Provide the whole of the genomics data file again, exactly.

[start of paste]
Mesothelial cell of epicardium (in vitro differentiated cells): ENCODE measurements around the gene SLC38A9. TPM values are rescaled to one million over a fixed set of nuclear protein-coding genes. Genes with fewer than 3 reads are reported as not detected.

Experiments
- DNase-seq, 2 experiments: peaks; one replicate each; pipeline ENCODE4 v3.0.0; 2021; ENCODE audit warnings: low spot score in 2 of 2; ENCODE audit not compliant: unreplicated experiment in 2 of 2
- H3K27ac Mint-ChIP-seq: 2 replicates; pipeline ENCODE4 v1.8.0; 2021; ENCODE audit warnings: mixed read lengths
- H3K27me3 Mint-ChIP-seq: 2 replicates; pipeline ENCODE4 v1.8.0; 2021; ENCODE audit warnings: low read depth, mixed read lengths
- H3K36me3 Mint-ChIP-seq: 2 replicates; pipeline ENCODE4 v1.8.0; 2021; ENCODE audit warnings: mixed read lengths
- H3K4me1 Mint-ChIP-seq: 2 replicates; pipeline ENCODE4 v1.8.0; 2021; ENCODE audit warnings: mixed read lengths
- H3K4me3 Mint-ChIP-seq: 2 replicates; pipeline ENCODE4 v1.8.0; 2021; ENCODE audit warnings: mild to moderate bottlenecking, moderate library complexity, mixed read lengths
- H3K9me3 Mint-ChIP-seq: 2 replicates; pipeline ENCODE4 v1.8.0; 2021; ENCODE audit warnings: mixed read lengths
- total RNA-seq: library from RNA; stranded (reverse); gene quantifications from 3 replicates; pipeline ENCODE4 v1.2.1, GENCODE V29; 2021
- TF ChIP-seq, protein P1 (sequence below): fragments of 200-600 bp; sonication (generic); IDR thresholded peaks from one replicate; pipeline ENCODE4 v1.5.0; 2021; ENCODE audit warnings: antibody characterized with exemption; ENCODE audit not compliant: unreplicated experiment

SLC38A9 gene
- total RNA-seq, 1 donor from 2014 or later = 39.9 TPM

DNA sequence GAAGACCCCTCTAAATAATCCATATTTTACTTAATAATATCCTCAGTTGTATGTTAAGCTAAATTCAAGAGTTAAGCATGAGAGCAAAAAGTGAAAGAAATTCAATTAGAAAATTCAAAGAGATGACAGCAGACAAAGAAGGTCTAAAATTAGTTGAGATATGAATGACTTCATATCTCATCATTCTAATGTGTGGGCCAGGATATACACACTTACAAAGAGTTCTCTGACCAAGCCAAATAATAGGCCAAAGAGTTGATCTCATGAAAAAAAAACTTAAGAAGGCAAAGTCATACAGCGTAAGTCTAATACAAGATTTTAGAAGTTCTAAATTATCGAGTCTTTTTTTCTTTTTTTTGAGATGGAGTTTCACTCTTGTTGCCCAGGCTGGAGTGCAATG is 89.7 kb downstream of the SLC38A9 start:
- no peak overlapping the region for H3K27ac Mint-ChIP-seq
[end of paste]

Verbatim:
Mesothelial cell of epicardium (in vitro differentiated cells): ENCODE measurements around the gene SLC38A9. TPM values are rescaled to one million over a fixed set of nuclear protein-coding genes. Genes with fewer than 3 reads are reported as not detected.

Experiments
- DNase-seq, 2 experiments: peaks; one replicate each; pipeline ENCODE4 v3.0.0; 2021; ENCODE audit warnings: low spot score in 2 of 2; ENCODE audit not compliant: unreplicated experiment in 2 of 2
- H3K27ac Mint-ChIP-seq: 2 replicates; pipeline ENCODE4 v1.8.0; 2021; ENCODE audit warnings: mixed read lengths
- H3K27me3 Mint-ChIP-seq: 2 replicates; pipeline ENCODE4 v1.8.0; 2021; ENCODE audit warnings: low read depth, mixed read lengths
- H3K36me3 Mint-ChIP-seq: 2 replicates; pipeline ENCODE4 v1.8.0; 2021; ENCODE audit warnings: mixed read lengths
- H3K4me1 Mint-ChIP-seq: 2 replicates; pipeline ENCODE4 v1.8.0; 2021; ENCODE audit warnings: mixed read lengths
- H3K4me3 Mint-ChIP-seq: 2 replicates; pipeline ENCODE4 v1.8.0; 2021; ENCODE audit warnings: mild to moderate bottlenecking, moderate library complexity, mixed read lengths
- H3K9me3 Mint-ChIP-seq: 2 replicates; pipeline ENCODE4 v1.8.0; 2021; ENCODE audit warnings: mixed read lengths
- total RNA-seq: library from RNA; stranded (reverse); gene quantifications from 3 replicates; pipeline ENCODE4 v1.2.1, GENCODE V29; 2021
- TF ChIP-seq, protein P1 (sequence below): fragments of 200-600 bp; sonication (generic); IDR thresholded peaks from one replicate; pipeline ENCODE4 v1.5.0; 2021; ENCODE audit warnings: antibody characterized with exemption; ENCODE audit not compliant: unreplicated experiment

SLC38A9 gene
- total RNA-seq, 1 donor from 2014 or later = 39.9 TPM

DNA sequence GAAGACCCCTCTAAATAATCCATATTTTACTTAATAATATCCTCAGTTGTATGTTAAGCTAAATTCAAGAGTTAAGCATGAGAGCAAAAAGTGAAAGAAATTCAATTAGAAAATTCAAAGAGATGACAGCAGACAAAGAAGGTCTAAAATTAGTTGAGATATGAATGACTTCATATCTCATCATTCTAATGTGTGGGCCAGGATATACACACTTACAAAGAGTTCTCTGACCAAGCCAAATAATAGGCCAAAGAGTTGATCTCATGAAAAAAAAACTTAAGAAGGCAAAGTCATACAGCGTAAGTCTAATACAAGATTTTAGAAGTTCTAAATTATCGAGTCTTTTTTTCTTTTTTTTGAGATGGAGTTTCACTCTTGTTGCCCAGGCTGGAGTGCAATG is 89.7 kb downstream of the SLC38A9 start:
- no peak overlapping the region for H3K27ac Mint-ChIP-seq